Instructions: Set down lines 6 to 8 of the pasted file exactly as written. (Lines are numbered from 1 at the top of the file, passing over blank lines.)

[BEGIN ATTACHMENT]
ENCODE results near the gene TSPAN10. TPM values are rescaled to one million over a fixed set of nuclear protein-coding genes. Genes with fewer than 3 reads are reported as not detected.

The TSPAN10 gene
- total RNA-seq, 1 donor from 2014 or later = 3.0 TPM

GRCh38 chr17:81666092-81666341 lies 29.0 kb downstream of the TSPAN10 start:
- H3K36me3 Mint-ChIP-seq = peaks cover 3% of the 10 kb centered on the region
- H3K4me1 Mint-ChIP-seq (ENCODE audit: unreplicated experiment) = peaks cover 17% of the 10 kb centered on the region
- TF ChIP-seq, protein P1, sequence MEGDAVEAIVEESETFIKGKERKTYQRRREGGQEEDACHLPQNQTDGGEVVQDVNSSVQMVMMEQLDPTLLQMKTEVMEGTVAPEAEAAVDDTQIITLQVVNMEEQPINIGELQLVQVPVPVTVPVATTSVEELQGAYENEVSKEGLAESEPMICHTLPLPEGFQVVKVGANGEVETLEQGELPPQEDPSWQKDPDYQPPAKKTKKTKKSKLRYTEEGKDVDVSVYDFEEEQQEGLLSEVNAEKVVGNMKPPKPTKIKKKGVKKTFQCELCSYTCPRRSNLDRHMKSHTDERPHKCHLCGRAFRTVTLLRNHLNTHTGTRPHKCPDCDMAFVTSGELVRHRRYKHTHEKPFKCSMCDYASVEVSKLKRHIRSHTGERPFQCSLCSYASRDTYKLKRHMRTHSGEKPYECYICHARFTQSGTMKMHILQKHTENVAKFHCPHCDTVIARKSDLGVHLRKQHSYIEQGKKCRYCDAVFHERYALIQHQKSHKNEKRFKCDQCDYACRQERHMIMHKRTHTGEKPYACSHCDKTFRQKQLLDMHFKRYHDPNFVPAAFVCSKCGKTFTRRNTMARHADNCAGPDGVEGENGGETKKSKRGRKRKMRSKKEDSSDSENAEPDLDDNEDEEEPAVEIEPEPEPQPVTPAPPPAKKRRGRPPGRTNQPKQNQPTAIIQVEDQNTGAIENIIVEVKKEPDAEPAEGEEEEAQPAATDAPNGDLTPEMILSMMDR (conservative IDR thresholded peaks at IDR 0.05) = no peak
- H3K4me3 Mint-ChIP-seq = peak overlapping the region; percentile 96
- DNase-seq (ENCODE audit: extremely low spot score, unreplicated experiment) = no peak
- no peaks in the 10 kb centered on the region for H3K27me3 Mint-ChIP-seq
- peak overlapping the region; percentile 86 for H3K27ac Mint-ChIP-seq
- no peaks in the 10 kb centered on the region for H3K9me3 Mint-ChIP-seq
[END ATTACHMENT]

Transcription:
- H3K4me1 Mint-ChIP-seq (ENCODE audit: unreplicated experiment) = peaks cover 17% of the 10 kb centered on the region
- TF ChIP-seq, protein P1, sequence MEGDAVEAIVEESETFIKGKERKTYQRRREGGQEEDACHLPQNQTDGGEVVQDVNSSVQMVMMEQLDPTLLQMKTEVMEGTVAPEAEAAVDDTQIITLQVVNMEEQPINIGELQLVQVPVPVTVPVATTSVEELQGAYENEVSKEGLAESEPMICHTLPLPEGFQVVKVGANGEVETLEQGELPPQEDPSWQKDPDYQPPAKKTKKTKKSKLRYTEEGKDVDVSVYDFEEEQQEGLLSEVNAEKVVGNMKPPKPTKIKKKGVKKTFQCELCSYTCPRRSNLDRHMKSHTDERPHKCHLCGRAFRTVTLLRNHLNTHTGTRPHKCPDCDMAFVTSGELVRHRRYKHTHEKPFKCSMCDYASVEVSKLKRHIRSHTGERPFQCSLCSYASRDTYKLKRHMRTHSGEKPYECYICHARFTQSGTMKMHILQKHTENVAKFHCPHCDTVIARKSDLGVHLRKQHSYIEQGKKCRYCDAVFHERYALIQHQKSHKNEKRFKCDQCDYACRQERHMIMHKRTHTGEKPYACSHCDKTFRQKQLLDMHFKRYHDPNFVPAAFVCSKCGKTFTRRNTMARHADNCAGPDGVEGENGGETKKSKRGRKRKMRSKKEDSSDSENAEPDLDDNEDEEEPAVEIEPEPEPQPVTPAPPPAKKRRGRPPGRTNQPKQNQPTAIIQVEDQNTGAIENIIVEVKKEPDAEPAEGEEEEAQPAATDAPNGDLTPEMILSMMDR (conservative IDR thresholded peaks at IDR 0.05) = no peak
- H3K4me3 Mint-ChIP-seq = peak overlapping the region; percentile 96